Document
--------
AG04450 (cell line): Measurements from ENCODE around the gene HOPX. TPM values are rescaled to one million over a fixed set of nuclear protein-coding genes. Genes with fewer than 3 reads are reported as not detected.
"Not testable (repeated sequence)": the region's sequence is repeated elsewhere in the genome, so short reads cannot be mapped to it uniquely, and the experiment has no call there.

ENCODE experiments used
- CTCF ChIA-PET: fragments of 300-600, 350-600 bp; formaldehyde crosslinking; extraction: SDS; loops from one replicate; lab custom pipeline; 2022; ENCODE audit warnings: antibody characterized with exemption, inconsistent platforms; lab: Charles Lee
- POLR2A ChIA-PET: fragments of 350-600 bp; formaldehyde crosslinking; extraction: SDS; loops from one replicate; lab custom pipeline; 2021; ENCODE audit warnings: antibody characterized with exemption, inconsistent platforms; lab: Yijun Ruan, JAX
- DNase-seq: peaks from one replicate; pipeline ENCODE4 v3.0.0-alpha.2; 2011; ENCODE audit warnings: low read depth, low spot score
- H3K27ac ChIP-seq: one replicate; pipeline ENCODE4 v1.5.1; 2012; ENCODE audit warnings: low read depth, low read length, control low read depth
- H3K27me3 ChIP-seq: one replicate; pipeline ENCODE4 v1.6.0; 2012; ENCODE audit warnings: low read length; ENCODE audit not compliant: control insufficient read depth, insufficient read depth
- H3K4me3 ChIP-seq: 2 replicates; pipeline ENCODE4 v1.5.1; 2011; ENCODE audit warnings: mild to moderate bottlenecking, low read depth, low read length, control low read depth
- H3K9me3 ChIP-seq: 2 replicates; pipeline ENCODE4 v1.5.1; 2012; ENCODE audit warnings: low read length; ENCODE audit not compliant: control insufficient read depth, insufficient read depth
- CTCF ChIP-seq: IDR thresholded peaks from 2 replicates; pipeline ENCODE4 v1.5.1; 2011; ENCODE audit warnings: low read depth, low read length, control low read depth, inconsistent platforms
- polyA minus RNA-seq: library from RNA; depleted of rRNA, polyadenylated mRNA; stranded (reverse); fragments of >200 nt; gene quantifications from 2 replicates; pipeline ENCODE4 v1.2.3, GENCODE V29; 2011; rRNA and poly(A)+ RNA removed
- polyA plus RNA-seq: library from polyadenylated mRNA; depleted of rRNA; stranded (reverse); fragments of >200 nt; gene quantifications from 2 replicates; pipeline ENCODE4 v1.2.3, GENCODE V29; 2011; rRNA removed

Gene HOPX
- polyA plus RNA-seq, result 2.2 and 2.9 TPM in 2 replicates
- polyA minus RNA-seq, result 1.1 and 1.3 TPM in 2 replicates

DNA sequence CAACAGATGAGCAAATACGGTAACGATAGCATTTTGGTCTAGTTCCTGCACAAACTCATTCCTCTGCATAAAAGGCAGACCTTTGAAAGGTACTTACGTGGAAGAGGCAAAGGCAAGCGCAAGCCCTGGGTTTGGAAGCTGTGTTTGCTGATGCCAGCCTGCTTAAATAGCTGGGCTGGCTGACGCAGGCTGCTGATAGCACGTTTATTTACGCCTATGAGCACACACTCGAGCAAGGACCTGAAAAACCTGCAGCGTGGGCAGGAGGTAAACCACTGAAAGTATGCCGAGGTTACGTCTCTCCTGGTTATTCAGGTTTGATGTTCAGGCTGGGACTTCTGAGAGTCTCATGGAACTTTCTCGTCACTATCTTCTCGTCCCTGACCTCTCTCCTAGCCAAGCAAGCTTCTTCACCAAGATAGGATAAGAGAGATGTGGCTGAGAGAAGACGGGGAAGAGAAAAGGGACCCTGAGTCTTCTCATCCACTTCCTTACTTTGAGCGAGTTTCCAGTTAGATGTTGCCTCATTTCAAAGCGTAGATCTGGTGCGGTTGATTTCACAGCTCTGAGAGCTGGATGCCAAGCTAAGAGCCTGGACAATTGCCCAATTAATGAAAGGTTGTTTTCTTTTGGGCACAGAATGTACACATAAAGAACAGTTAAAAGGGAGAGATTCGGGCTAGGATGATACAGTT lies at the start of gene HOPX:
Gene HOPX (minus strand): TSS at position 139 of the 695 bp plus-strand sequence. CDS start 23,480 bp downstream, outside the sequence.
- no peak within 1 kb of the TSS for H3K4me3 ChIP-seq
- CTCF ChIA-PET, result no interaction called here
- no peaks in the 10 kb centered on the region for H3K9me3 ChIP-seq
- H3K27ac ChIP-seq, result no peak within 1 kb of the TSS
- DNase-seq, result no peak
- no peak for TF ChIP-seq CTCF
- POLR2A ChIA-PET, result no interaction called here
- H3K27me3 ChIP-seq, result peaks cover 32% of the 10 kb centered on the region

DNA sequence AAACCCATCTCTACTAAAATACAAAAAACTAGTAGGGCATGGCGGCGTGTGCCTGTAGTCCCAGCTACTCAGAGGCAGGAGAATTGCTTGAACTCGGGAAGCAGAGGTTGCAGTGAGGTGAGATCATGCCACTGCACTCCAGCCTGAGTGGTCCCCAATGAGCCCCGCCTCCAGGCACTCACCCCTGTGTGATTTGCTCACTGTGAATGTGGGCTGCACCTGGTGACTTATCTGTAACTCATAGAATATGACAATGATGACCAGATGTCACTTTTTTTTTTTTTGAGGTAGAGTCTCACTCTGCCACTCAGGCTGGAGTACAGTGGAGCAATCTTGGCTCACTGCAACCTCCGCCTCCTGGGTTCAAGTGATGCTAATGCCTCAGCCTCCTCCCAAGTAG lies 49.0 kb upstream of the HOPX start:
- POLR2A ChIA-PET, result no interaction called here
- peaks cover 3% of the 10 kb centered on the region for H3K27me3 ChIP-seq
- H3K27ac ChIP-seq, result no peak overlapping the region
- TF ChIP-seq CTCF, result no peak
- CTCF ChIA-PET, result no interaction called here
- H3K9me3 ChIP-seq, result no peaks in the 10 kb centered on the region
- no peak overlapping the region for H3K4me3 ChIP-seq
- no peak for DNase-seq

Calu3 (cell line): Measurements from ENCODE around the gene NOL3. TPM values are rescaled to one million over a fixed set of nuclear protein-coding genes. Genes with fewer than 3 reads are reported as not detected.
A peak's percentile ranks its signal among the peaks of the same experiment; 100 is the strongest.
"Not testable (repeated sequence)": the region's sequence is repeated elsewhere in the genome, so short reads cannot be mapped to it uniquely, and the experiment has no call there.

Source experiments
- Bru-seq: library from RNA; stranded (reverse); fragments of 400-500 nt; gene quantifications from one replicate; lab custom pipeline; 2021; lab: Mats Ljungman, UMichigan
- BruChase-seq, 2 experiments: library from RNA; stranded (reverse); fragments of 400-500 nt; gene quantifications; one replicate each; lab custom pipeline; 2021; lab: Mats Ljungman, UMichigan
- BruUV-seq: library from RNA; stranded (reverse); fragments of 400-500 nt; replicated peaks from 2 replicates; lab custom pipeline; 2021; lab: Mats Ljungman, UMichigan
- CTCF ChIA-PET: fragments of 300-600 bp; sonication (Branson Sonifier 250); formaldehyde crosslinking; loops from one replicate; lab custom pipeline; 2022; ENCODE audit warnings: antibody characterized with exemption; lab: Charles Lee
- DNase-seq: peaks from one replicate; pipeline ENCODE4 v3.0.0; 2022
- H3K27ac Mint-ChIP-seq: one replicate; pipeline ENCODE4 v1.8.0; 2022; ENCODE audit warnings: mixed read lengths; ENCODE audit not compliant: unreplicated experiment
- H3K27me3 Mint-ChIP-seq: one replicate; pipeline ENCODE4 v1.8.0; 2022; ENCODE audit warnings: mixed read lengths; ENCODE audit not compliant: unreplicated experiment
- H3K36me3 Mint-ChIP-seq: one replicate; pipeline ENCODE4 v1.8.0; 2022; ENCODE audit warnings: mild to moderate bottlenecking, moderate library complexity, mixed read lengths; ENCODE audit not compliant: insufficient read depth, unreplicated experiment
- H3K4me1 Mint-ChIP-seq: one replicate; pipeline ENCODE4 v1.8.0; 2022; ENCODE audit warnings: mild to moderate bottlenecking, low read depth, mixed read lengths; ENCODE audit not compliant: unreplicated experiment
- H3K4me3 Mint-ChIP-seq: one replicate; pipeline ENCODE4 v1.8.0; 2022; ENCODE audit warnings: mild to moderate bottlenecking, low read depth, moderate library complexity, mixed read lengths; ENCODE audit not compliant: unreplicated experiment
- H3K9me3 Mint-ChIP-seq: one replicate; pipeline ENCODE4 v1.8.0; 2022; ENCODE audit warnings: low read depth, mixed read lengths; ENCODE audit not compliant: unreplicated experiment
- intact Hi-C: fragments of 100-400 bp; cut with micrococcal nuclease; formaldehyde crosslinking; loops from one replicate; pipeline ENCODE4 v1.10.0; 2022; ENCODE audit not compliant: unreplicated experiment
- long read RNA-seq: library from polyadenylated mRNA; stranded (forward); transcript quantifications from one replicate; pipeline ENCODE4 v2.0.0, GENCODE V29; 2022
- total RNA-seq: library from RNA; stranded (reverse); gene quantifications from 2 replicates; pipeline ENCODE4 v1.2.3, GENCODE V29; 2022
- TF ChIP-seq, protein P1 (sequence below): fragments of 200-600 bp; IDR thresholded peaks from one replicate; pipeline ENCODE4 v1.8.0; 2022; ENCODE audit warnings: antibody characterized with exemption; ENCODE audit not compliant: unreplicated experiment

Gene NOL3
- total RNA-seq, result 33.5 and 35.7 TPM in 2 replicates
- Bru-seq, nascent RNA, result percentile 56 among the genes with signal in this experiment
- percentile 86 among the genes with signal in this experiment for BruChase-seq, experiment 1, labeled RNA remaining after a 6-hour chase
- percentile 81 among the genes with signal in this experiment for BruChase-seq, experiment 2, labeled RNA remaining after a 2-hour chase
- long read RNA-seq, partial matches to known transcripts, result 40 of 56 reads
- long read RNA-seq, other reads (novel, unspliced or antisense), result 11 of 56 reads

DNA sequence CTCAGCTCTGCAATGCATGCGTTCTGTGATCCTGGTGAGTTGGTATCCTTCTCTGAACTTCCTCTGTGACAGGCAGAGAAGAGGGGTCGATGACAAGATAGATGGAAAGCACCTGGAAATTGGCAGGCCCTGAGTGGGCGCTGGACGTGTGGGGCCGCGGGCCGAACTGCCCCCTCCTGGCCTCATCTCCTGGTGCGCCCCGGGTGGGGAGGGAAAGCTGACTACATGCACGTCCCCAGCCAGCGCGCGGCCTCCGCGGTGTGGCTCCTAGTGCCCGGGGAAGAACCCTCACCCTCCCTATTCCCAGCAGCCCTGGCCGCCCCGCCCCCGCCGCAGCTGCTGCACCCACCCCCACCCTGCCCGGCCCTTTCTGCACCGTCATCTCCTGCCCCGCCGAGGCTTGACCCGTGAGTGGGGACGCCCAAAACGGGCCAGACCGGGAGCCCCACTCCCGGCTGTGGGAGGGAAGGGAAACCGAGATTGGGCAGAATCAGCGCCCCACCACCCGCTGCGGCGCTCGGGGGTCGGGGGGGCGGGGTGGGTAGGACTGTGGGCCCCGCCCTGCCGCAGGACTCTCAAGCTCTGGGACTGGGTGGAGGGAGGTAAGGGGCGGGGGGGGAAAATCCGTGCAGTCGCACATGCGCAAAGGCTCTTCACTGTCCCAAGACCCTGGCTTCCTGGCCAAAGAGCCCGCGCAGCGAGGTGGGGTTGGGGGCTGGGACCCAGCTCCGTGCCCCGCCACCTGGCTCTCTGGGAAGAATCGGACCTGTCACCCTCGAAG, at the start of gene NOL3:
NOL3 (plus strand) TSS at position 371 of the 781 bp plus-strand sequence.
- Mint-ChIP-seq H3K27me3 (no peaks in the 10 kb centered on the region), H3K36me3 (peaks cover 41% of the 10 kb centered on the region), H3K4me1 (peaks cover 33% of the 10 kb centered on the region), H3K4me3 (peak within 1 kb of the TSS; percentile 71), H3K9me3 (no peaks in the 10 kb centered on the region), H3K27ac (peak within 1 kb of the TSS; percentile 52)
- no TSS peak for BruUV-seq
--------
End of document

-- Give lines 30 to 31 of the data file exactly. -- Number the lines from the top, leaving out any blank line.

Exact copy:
- H3K27ac ChIP-seq, result no peak overlapping the region
- TF ChIP-seq CTCF, result no peak